He revolutionized mathematics by developing probability theory, wrote one of the first masterpieces of French prose, made important contributions to the science of hydrostatics, and authored one of the most influential theological works in Christian philosophy. The name Pascal is given to the unit of measurement for pressure, the arithmetic triangle, a programming language, as well as an apologetic argument. Even more, Pascal is the inventor of the first calculator and the first public transportation system. Being such a world-changing genius with so many accomplishments in his life, what did Pascal see as most important in life?
From this discussion, the notion of expected value was introduced. The work done by Fermat and Pascal into the calculus of probabilities laid important groundwork for Leibniz ' formulation of the calculus.
The work was unpublished until over a century after his death. Here, Pascal looked into the issue of discovering truths, arguing that the ideal of such a method would be to found all propositions on already established truths.
At the same time, however, he claimed this was impossible because such established truths would require other truths to back them up—first principles, therefore, cannot be reached. Based on this, Pascal argued that the procedure used in geometry was as perfect as possible, with certain principles assumed and other propositions developed from them.
Nevertheless, there was no way to know the assumed principles to be true. He distinguished between definitions which are conventional labels defined by the writer and definitions which are within the language and understood by everyone because they naturally designate their referent.
The second type would be characteristic of the philosophy of essentialism. Pascal claimed that only definitions of the first type were important to science and mathematics, arguing that those fields should adopt the philosophy of formalism as formulated by Descartes.
In De l'Art de persuader "On the Art of Persuasion"Pascal looked deeper into geometry's axiomatic methodspecifically the question of how people come to be convinced of the axioms upon which later conclusions are based. Pascal agreed with Montaigne that achieving certainty in these axioms and conclusions through human methods is impossible.
He asserted that these principles can be grasped only through intuition, and that this fact underscored the necessity for submission to God in searching out truths. Contributions to the physical sciences An illustration of the apocryphal Pascal's barrel experiment Pascal's work in the fields of the study of hydrodynamics and hydrostatics centered on the principles of hydraulic fluids.
His inventions include the hydraulic press using hydraulic pressure to multiply force and the syringe. He proved that hydrostatic pressure depends not on the weight of the fluid but on the elevation difference.
He demonstrated this principle by attaching a thin tube to a barrel full of water and filling the tube with water up to the level of the third floor of a building. This caused the barrel to leak, in what became known as Pascal's barrel experiment. ByPascal had learned of Evangelista Torricelli 's experimentation with barometers.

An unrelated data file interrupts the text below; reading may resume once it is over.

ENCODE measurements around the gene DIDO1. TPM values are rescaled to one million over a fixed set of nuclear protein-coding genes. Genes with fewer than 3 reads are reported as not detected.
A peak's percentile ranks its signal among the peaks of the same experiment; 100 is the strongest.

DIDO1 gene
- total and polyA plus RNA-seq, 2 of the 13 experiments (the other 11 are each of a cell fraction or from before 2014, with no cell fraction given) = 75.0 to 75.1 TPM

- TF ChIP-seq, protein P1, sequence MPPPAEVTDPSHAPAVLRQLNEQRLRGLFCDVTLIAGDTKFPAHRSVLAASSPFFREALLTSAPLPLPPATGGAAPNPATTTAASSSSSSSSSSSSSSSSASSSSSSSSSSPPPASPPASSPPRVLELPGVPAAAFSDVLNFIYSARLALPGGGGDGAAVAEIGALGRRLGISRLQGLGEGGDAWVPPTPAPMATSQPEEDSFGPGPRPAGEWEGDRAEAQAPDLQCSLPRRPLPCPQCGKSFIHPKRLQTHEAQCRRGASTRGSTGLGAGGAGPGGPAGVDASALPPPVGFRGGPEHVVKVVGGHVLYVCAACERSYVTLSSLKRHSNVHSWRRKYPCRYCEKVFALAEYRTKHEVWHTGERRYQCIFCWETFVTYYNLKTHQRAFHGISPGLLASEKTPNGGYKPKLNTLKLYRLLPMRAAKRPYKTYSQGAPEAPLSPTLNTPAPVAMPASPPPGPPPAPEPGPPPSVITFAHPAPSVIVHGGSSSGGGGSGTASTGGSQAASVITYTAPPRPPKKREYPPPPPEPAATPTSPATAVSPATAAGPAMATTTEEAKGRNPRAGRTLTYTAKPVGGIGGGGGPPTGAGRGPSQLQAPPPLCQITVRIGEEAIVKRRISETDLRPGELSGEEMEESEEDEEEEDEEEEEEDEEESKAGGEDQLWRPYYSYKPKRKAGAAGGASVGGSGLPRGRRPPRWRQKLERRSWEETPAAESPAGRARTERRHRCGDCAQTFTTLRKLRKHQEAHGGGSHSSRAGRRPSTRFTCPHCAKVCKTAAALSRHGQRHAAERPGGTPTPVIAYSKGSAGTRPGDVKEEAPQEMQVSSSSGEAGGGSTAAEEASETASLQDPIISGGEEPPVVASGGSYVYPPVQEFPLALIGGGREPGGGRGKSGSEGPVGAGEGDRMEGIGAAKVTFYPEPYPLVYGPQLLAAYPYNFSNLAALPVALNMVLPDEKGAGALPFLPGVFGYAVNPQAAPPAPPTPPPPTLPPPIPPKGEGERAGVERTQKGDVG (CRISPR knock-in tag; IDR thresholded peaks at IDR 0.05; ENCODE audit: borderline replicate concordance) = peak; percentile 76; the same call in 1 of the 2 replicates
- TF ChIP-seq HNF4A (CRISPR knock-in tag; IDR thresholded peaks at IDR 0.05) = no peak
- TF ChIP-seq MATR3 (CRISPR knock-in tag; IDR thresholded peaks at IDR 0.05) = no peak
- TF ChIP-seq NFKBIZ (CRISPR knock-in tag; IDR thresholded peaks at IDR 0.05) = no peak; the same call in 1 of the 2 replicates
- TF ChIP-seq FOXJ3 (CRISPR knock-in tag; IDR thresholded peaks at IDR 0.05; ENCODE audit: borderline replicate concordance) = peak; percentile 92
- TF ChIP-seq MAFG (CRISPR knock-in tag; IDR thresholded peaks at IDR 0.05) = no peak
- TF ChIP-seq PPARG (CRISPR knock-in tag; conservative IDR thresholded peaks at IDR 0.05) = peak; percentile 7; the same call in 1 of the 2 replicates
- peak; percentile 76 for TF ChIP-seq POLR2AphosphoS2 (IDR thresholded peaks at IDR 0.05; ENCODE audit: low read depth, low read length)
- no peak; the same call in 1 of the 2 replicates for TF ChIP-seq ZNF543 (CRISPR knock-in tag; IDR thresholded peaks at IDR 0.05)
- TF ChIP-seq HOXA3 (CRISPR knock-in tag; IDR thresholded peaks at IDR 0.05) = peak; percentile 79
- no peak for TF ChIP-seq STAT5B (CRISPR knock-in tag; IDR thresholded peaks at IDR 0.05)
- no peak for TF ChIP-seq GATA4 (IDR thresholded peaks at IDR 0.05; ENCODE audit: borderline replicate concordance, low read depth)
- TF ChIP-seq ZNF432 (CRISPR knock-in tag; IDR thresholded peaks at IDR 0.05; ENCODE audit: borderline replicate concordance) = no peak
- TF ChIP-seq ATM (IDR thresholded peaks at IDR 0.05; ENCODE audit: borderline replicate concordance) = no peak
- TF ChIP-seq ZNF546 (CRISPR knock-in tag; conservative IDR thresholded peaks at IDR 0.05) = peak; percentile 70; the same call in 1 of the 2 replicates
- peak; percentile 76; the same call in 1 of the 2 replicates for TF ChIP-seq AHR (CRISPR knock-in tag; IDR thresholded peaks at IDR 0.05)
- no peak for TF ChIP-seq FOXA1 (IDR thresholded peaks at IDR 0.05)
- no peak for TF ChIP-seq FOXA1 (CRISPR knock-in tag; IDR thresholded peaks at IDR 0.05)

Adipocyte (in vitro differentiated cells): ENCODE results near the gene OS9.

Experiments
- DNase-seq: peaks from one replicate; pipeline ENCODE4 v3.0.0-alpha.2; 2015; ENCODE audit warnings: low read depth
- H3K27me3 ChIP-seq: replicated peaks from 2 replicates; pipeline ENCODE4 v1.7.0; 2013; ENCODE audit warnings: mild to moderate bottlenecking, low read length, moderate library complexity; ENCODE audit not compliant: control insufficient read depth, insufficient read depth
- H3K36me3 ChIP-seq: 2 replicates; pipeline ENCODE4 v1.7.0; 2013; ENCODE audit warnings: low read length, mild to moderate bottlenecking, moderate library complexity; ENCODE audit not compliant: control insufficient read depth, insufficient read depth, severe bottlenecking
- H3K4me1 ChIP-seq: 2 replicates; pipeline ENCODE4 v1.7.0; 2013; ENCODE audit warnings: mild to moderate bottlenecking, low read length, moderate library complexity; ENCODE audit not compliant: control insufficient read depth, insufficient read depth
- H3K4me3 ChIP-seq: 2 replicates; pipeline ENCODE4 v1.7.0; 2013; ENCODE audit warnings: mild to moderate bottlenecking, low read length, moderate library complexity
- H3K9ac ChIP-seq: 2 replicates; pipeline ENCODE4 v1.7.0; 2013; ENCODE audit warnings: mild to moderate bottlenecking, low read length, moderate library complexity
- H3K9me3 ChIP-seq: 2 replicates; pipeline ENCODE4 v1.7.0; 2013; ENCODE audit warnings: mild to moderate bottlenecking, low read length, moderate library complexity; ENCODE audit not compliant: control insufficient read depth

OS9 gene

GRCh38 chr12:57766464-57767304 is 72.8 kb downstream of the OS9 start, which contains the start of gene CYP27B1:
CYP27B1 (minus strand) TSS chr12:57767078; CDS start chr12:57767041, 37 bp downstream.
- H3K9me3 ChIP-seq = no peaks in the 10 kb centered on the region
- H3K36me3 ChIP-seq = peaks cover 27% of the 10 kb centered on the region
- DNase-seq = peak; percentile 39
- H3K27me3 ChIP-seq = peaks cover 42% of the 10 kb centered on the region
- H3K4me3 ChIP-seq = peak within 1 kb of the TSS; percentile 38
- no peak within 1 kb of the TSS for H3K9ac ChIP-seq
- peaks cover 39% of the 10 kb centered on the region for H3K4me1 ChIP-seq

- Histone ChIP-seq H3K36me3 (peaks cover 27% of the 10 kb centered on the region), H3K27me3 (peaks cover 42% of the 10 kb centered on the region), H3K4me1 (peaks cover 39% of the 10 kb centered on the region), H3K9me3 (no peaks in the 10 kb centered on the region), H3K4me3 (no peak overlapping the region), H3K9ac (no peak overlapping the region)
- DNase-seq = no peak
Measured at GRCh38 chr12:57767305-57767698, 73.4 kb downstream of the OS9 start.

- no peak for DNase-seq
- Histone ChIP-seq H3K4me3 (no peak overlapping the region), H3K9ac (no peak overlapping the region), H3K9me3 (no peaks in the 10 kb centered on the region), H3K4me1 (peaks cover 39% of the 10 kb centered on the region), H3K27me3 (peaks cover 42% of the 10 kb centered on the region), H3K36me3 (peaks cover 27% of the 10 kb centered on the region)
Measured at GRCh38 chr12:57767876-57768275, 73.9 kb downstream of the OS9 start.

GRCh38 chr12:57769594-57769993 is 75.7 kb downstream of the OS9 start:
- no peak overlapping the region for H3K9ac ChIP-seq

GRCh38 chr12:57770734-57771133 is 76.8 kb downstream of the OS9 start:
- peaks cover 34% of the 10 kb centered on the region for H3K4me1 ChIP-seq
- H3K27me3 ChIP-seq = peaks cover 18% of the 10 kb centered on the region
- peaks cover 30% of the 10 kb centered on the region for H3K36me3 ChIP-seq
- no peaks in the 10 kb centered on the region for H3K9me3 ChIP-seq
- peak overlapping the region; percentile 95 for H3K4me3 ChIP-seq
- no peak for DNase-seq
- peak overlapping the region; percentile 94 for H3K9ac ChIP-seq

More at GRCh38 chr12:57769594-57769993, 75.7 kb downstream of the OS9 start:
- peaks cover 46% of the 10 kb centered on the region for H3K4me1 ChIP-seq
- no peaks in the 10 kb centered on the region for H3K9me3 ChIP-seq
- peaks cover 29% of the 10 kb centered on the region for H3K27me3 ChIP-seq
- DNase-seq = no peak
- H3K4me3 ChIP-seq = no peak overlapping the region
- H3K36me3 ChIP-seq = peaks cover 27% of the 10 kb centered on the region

Having replicated an experiment that involved placing a tube filled with mercury upside down in a bowl of mercury, Pascal questioned what force kept some mercury in the tube and what filled the space above the mercury in the tube.
At the time, most scientists contended that, rather than a vacuumsome invisible matter was present. This was based on the Aristotelian notion that creation was a thing of substance, whether visible or invisible; and that this substance was forever in motion.
Furthermore, "Everything that is in motion must be moved by something," Aristotle declared. As proof it was pointed out: Light passed through the so-called "vacuum" in the glass tube. Aristotle wrote how everything moved, and must be moved by something.
Therefore, since there had to be an invisible "something" to move the light through the glass tube, there was no vacuum in the tube.
Not in the glass tube or anywhere else.Blaise Pascal (–) Blaise Pascal was a French philosopher, mathematician, scientist, inventor, and theologian.
In mathematics, he was an early pioneer in the fields of . As a member, you'll also get unlimited access to over 75, lessons in math, English, science, history, and more. Plus, get practice tests, quizzes, and personalized coaching to help you succeed. Blaise Pascal (/ p æ ˈ s k æ l, p ɑː ˈ s k (–), who also had an interest in science and mathematics, was a local judge and member of the "Noblesse de Robe".
Pascal had two sisters, the younger Jacqueline and the elder Gilberte.
Pascal continued to influence mathematics throughout his Era: 17th-century philosophy. Blaise Pascal’s inventions and discoveries have helped form in what is mathematics today.
Best known for laying the foundation for the modern theory of probabilities, Pascal was a French mathematician, physicist and religious philosopher. Without his studies, many questions and theories in. Blaise Pascal (–) It was a grim period for all the Pascals; Excellence in science and mathematics, he argued, requires both capabilities.
It was Pascal’s good fortune to possess both l’esprit de finesse and l’esprit géométrique in rare and powerful abundance. 4. Philosophy of Science and Theory of Knowledge. Watch video · Blaise Pascal was a French mathematician, physicist and religious philosopher, who laid the foundation for the modern theory of probabilities.
Mathematician Blaise Pascal was born on June 19, Born: Jun 19,